Size: About 1/4″ to 1/3″ long
Color: Brown to silver
Introduction: Pillbugs and sowbugs are interesting because they are both crustaceans that have adapted to living on land. Pillbugs have the nickname of “rolly pollies” or “roly polies” and have straight edges at the lower edge of their plates, whereas sowbugs (pictured in photo) have more of a jagged lower edge of the plates. They are generally considered to be benign (or even beneficial) because they serve an important role in the decomposition of organic material in the garden. However, as you will read in the blog posts I’ve linked to at the bottom, you’ll learn they also have a reputation for chewing on the stems of succulent young seedlings. So, if they’re not causing you problems, leave them alone. If they are, read on for information on how to control them.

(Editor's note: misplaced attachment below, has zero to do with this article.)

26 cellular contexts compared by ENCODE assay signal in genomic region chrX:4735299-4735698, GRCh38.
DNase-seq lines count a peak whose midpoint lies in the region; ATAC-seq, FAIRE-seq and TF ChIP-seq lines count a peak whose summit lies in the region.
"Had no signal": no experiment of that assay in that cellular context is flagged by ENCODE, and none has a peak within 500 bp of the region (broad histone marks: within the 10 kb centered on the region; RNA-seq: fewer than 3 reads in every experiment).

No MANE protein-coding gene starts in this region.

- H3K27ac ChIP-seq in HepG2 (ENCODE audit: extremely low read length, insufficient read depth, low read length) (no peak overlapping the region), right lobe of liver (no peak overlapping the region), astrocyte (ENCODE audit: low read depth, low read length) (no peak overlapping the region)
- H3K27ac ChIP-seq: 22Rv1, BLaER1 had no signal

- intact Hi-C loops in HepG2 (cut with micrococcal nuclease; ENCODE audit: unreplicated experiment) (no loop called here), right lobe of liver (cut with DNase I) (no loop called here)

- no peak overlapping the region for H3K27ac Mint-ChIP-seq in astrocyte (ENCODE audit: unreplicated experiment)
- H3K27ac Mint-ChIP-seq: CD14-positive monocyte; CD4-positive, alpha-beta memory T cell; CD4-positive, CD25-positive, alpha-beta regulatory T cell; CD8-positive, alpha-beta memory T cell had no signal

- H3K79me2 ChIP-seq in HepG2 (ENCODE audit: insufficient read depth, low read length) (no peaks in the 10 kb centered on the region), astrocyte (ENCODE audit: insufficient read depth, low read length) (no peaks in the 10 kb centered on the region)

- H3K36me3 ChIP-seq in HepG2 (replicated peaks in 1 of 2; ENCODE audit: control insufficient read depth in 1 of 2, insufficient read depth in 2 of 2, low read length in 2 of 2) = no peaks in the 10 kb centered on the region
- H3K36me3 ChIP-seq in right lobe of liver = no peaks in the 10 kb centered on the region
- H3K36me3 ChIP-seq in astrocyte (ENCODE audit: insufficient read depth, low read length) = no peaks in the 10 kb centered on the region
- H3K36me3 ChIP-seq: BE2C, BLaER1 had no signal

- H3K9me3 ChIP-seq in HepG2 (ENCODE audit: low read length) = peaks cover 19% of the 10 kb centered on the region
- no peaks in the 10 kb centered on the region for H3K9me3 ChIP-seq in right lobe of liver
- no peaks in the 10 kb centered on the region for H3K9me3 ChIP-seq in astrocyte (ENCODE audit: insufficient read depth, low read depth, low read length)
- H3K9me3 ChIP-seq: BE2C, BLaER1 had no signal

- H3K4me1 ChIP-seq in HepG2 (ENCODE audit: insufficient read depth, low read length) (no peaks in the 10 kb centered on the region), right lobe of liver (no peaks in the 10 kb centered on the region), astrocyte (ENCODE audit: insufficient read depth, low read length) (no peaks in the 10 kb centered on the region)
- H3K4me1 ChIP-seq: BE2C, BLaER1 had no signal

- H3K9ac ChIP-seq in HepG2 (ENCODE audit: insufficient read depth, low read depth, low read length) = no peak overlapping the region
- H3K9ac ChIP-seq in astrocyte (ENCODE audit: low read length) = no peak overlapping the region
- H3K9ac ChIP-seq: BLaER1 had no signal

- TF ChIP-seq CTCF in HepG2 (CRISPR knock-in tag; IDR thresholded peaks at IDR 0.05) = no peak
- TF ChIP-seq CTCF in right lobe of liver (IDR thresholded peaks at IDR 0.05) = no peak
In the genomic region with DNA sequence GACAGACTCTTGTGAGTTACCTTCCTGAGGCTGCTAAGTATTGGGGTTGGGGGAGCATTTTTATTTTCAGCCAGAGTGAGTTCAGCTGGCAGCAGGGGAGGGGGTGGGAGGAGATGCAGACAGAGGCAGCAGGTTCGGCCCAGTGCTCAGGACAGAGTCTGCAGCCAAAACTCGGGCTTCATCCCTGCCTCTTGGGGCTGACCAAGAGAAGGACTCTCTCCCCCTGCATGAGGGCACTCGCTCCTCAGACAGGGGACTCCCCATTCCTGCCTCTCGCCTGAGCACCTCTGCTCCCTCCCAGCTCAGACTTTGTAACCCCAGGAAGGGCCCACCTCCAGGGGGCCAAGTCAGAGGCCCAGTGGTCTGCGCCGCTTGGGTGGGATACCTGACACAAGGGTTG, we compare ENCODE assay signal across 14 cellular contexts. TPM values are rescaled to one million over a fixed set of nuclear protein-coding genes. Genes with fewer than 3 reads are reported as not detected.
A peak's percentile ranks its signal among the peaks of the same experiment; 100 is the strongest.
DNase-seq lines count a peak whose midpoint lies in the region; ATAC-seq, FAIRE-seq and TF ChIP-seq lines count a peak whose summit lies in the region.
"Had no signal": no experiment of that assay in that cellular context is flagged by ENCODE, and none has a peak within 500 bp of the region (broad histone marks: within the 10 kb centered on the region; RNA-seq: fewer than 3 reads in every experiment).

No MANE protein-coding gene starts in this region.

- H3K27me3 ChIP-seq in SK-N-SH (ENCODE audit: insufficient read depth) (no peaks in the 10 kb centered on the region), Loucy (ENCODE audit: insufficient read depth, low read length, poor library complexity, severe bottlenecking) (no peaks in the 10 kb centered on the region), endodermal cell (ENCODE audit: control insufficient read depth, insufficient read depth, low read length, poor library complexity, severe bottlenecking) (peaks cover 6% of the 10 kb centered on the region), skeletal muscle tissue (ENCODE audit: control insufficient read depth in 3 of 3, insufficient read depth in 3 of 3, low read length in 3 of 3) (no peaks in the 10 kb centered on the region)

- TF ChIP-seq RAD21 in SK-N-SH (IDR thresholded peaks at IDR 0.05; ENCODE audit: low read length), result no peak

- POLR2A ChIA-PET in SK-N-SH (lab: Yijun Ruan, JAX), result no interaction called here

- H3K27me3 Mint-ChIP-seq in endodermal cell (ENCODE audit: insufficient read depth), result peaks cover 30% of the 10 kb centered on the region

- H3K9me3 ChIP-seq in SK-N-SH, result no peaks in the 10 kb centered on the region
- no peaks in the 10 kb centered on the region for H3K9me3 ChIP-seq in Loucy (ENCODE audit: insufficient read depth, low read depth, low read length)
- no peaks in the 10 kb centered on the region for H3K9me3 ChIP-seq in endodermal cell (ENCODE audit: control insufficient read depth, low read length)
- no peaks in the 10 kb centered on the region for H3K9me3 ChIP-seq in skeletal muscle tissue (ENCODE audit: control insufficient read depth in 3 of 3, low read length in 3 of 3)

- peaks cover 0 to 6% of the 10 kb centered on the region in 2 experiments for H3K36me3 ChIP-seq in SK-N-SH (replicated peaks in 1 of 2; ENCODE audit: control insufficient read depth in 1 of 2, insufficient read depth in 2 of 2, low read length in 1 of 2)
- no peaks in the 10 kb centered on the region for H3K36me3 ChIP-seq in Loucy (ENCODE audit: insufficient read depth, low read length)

Life cycle: Both are nocturnal and typically seen under moist, decaying matter in the garden or around structures. The females lay eggs that require 3 to 9 weeks to hatch, at which point they reside in their mother’s abdominal pouch for 3 to 9 days. after leaving the pouch, they molt 4 to 5 times over the course of a year before becoming an adult. Their lifespan is about 2 years.
Signs of their activity: Seedlings that aren’t thriving, wilting leaves and nibbled stems (see photo below).
Typically seen on: Cucurbit-family vegetable crops such as cucumbers, melons, summer/winter squash and pumpkins. I’ve also noticed damaged from them on bean and broccoli seedlings. They cause the most damage on young seedlings; as the plants grow and “toughen up,” the pillbugs and sowbugs move along.
Natural predators: None found.
Additional information: PennState Extension Sowbugs and Pillbugs: Occasional But Destructive Greenhouse Pests. Washington State University Hortsense Sowbugs, Pillbugs and Millipedes. Also posts from SusansintheGarden: Those Darned Pillbugs! and Problems with Pillbugs.
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